Nutritional note: Farro is a common ingredient in Italian recipes and is the grain I added to my dish to give it a nutritional boost. It is rich in protein, fiber, B vitamins, magnesium, zinc and iron.  There are three types of Farro: whole (bran has not been removed and is fiber dense), semi-pearled (part of the bran has been removed, some fiber remains), and pearled (all bran removed, little fiber and nutrition remain).  Whole farro should be soaked overnight. This will ensure that the grain will fully cook.

Cooking note: In the last month I have made this dish both as a soup and a stew.  The amount of farro you want in the dish will determine how much vegetable broth you need.  For a soup, use less farro (about 1/2 -3/4 c of farro to 8 cups of broth). For a dense dish, increase the amount of farro. Start with 8 cups of vegetable broth and add more as needed.

Tuscan Soup /Tuscan Stew

Serves 6-10

8 oz dry white beans, soaked overnight
1/4 c dry black beans, soaked overnight
1 onion, sliced
4 carrots, julienne
4 celery stalks, julienne
3 leeks, chopped
3 cloves garlic, minced
28 oz fire roasted diced tomatoes
8-12 c veggie broth
1/2 c- 2 c farro , if whole, soak overnight
salt and pepper

Soak beans overnight in a little salt water.  Drain beans the following day, add a little salt to the water, bring to a boil and simmer until tender. About an hour.

Heat a large soup pot on high. Add onion and a little water to keep onions from burning.  Cook for 2-3 minutes.
Add carrots, celery and leeks. Add water as needed. Cook for 5 minutes.
Add remaining ingredients.
Bring to a boil. Reduce heat to medium-low and cook until farro is tender, about 30 minutes to an hour (depends on the type of farro used, with the whole form taking the longest).
Serve in warm bowls

Please leave a comment…

* This label is a close proximity to the nutrient facts.  I could not find a label creator that recognized farro as an ingredient.  As a result, I substituted barley which is a close cousin to farro.


Getting There is Half the Fun



We cleaned out one of our vehicles recently and discovered some maps.  It was like stumbling across an elementary school report card or a lost photograph.

At one time, you could buy maps everywhere: gas stations, grocery stores, and convenience stores.  If you belonged to AAA and were going on a long car trip, they would not only give you all the required maps, but highlight the highways you needed to take. Today, maps are relegated to museums and antique shops.

Even fiftysomethings like the vegan spouse and myself are getting around without traditional maps.  Take, for example, our increasingly frequent trips to a place barely more than thirty miles away.


Like a lot of people who live in central Massachusetts, we need a reason to go to Boston.  We don’t wake up in the morning, and say, “Let’s go to a museum in Boston and check out some maps!”  Our reasons for going were work, sporting events, theatre, friends, medical, and concerts.

And when we went to Boston, we went by car.  We went in light or heavy traffic, in all kinds of weather, paid tolls, and paid a lot to park.  Sometimes we got to our destination with ease, but took forever finding our way out of the city.  We rarely got to the same venue the same way twice.

And then the vegan daughter moved to Boston for a year.

When you live in Boston, you don’t travel by car.  You use the Massachusetts Bay Transport Authority, better known as The T.  When we visited, we continued to drive to her apartment (60 to 90 minutes), parked at meters for up to half a day, and then walked or took the subway.  We each got our own Charlie card, a necessary thing for taking the T.  A new world was revealing itself to us.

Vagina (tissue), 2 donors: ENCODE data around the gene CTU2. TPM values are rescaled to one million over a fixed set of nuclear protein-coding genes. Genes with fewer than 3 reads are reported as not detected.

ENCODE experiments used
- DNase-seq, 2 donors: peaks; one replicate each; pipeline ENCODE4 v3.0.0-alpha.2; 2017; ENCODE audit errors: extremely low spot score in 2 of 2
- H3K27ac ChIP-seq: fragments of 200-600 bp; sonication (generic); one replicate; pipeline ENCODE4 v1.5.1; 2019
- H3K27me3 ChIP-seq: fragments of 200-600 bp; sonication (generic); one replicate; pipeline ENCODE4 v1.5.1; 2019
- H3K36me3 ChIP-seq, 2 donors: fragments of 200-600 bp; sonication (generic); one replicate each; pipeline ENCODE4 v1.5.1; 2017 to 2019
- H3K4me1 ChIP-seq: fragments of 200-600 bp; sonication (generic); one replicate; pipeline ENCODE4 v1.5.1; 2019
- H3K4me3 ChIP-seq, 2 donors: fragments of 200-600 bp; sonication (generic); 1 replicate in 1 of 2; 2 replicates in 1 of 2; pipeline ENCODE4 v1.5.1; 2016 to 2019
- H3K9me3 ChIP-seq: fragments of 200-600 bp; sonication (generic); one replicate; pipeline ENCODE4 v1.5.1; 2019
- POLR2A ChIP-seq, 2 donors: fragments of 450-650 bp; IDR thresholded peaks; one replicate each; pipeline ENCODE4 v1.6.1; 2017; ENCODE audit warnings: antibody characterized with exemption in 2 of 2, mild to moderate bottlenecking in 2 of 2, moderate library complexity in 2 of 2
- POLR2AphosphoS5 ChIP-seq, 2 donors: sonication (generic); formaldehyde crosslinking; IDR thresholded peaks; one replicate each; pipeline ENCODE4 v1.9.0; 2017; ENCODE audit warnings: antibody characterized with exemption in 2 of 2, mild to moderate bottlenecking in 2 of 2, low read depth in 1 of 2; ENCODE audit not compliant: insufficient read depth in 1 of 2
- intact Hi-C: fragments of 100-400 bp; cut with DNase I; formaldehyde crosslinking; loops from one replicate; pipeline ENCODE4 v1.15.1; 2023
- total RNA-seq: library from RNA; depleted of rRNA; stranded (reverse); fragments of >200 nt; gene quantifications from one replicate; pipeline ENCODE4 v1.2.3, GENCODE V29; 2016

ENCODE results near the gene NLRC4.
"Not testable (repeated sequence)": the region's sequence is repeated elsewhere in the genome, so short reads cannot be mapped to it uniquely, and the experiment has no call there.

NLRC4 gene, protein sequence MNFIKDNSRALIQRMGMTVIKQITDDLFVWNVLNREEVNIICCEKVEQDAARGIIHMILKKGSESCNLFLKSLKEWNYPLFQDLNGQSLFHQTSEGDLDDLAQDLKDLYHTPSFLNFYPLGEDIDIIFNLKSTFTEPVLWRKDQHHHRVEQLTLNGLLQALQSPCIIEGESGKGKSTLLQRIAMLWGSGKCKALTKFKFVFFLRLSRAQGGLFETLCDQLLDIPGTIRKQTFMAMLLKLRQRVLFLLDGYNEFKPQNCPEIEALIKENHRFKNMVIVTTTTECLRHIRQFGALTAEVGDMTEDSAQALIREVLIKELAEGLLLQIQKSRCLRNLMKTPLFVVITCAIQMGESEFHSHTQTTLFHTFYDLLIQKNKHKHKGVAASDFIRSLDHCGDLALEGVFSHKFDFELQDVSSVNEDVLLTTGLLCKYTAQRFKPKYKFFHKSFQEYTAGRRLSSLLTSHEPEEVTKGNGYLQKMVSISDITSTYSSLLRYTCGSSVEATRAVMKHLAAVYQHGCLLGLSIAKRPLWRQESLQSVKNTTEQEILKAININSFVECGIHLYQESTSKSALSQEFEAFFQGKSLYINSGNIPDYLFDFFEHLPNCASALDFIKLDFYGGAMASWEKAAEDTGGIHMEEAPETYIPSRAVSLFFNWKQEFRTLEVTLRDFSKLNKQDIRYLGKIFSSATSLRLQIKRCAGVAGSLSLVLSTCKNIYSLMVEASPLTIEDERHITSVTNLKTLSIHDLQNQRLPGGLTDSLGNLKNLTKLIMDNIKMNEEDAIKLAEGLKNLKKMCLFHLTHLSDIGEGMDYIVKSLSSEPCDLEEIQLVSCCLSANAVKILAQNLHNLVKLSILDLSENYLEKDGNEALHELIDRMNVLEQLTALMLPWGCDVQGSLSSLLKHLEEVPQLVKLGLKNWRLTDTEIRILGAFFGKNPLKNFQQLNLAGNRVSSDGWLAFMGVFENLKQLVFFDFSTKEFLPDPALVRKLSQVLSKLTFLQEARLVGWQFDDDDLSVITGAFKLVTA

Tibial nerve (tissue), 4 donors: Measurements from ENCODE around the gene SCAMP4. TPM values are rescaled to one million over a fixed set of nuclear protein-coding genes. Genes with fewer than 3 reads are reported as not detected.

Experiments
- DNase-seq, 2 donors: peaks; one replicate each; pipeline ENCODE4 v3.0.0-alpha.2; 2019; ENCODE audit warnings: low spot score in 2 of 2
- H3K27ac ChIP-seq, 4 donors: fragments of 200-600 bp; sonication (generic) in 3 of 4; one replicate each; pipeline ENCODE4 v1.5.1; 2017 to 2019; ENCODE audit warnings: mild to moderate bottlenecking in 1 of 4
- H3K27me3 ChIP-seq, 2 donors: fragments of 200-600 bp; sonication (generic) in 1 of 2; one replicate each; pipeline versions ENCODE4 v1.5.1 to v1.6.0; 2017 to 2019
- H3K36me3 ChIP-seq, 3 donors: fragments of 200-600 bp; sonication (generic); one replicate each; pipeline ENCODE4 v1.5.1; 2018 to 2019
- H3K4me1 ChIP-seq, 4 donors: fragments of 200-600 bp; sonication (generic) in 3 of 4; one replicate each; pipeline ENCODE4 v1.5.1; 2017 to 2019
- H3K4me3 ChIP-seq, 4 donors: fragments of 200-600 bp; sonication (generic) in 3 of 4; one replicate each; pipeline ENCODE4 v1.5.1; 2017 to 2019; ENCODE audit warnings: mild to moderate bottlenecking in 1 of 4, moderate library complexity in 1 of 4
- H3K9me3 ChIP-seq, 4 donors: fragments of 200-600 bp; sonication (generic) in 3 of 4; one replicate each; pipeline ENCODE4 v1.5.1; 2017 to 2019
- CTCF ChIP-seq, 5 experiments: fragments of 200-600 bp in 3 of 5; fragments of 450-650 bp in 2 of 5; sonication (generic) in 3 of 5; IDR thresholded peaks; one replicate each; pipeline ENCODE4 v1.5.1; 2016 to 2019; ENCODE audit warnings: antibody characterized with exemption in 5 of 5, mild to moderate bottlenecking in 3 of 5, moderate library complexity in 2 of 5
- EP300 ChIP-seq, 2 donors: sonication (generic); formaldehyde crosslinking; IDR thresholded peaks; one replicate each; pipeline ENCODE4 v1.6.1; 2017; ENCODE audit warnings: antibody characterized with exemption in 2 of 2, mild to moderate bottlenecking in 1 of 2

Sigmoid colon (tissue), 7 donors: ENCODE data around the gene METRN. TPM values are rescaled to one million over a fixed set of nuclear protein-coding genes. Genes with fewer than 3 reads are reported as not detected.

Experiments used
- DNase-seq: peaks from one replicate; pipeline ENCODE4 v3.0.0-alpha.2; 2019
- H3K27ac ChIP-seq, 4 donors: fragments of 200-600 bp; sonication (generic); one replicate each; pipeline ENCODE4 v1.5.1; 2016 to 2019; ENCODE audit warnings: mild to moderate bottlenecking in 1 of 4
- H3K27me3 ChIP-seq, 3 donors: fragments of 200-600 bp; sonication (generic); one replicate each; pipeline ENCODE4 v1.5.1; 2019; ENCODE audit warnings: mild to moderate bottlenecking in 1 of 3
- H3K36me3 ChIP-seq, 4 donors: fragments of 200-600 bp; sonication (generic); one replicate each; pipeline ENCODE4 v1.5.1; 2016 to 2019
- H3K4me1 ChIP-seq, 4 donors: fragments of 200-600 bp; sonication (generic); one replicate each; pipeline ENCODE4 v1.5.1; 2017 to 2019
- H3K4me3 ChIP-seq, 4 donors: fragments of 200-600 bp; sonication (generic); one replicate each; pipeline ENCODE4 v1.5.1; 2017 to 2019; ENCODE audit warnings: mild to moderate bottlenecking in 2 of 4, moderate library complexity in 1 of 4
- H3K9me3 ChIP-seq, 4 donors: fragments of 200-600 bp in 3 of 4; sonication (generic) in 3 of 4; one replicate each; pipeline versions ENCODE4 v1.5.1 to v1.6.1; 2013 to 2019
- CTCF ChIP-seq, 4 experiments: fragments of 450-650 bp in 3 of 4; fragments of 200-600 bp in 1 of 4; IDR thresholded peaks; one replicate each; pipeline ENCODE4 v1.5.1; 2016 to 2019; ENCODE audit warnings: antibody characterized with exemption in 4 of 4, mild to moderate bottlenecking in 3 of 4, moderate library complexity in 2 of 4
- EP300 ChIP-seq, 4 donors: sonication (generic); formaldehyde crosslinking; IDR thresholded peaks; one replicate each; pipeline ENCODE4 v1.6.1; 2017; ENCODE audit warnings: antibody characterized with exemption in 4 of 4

After our daughter moved out of Boston, we decided we still wanted to go. We looked for events and places that would draw us there.  For a while, we continued to drive to the parking meters near her old apartment building and then took the train from there.  After one outing where we fought an inordinate amount of traffic just to get to our familiar subway stop, we figured there must be a better way.

Not that it was a big secret, but we realized that there are two different train routes that will take us to Boston after a mere fifteen minute car ride.  It takes roughly the same amount of time by train as it does by car, and, at times, it seems like the train barely gets going before it’s time for another stop.  But that doesn’t bother me one bit.

You don’t have to wonder where the traffic is  going to slow down or bottleneck completely.  You don’t have to worry about missing an exit or getting a speeding ticket.  You can even read or close your eyes.  I personally enjoy areas where the train runs parallel to the highway and I can look over at people driving their cars.  I smile at them, but I doubt if they are smiling back.

Because we’re now beholden to the train schedules,we often stay overnight in Boston and return the next morning.  We’ve found that the more we walk around the city, the more comfortable we are being there.  If you get momentarily confused on the sidewalk, you just stop and get your bearings.  If you’re in a car, fellow motorists are not usually sympathetic to your confusion.

But even in these technological times, the old ways of doing things still apply. On our most recent trip to Boston, we needed to pick up tickets at the box office of a place we’d never been.  We were kind of heading in the right direction but we weren’t sure.  Moments earlier we discovered that we were going north when we should have been going south.

And then we saw it.  Right in the middle of the sidewalk was a giant map, just like they used to have in shopping malls to tell you where all the stores are. We laughed, but it showed us exactly where to go.  But, when we tell the story to our daughter, we used an app on the phone.

What apps do you use for getting around?  Please leave a comment …